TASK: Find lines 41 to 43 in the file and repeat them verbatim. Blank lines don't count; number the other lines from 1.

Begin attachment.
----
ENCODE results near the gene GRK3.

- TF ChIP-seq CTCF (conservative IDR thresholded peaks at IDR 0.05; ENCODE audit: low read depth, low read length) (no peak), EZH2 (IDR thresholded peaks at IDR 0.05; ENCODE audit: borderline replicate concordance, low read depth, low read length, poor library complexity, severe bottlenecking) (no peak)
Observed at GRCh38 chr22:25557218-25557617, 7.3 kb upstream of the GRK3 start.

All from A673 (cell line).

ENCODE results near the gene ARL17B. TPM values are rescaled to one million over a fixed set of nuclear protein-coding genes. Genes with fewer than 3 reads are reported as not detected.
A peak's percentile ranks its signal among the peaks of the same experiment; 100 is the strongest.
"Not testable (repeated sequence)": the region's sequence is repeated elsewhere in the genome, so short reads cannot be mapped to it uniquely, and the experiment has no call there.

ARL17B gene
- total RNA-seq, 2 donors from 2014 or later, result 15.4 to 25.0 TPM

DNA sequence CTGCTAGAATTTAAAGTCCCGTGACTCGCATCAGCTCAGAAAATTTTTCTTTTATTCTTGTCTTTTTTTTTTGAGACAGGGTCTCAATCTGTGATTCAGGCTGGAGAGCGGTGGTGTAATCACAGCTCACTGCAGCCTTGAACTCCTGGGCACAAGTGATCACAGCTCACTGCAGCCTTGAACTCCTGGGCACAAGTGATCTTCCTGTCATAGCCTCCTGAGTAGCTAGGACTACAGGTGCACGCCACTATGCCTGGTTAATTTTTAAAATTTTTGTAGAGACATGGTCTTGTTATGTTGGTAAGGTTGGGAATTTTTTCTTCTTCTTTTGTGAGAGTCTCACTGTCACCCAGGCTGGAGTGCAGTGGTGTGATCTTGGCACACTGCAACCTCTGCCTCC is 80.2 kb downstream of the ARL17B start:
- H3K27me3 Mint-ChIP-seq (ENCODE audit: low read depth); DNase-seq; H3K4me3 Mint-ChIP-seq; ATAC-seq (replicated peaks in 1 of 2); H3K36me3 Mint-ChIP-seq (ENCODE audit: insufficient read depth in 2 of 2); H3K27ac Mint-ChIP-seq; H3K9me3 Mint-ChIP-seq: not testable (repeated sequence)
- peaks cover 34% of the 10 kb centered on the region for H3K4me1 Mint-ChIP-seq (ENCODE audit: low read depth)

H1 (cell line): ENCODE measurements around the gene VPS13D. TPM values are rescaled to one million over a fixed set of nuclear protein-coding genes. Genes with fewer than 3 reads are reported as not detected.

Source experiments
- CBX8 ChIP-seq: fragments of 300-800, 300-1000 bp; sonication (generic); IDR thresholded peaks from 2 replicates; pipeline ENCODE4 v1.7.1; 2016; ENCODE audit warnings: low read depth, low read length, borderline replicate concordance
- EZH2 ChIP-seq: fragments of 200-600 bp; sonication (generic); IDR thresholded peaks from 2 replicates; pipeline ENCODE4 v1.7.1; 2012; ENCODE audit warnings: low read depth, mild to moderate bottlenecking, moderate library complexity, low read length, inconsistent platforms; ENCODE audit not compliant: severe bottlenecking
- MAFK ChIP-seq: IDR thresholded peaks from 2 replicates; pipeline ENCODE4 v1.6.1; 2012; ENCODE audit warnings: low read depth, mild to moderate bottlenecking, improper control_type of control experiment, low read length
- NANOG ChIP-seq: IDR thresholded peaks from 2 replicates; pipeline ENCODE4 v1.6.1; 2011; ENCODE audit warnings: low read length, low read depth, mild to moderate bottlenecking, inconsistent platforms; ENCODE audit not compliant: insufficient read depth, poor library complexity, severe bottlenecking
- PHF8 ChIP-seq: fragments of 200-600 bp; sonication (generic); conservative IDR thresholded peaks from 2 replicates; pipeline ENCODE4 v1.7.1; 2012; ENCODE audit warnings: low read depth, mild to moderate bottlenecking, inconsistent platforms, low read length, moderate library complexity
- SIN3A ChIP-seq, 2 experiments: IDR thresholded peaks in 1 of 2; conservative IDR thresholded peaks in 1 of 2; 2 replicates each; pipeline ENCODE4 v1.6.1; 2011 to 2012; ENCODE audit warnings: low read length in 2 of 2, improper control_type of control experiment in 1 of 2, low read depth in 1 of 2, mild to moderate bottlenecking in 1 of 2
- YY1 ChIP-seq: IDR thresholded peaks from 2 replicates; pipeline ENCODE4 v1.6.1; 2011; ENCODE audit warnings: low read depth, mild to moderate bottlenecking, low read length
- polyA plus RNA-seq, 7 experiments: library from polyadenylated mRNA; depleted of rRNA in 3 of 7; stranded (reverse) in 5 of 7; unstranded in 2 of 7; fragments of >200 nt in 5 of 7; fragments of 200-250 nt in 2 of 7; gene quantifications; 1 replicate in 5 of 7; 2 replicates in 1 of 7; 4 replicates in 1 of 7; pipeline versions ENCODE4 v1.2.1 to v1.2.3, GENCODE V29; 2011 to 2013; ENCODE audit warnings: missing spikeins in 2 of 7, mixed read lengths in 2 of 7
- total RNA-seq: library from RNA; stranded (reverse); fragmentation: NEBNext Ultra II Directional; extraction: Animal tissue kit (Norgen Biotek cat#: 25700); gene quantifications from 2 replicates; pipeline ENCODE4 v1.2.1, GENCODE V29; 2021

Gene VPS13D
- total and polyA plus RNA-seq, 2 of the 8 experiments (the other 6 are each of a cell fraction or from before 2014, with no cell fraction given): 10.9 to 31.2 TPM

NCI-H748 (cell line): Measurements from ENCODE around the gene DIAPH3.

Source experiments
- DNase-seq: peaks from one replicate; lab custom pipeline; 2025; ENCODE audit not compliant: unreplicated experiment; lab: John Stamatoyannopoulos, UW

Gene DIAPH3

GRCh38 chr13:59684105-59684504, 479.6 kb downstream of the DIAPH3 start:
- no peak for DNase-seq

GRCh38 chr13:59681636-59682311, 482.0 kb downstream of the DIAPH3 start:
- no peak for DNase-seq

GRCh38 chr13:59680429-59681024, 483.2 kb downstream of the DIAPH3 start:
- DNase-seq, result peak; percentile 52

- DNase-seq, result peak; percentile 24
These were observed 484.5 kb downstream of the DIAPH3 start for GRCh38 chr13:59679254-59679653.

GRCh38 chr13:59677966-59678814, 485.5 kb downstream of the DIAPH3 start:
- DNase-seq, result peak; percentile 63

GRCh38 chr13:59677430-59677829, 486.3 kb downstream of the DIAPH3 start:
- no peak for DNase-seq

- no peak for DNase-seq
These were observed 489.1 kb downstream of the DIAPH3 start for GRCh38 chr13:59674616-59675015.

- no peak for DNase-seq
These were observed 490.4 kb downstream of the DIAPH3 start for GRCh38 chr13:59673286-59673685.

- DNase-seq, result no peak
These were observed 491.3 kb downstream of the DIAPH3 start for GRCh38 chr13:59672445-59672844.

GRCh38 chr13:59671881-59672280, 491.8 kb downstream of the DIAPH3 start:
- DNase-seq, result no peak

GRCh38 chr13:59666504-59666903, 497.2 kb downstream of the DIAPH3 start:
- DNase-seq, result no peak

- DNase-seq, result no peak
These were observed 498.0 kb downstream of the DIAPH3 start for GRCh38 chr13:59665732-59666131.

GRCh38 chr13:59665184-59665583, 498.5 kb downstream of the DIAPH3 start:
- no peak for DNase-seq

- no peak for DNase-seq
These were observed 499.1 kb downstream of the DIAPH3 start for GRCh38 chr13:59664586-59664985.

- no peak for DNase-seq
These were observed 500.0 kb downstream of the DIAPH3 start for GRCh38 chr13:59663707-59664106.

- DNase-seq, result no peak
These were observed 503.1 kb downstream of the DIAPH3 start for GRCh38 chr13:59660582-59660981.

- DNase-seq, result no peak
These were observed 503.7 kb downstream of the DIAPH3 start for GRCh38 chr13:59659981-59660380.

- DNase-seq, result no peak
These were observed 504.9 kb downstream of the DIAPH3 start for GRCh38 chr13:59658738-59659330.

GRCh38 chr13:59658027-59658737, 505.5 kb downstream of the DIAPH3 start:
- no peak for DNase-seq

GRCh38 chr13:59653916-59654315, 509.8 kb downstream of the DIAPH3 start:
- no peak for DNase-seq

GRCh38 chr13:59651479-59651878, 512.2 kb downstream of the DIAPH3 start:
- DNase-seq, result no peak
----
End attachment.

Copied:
- no peak for DNase-seq

- no peak for DNase-seq
These were observed 489.1 kb downstream of the DIAPH3 start for GRCh38 chr13:59674616-59675015.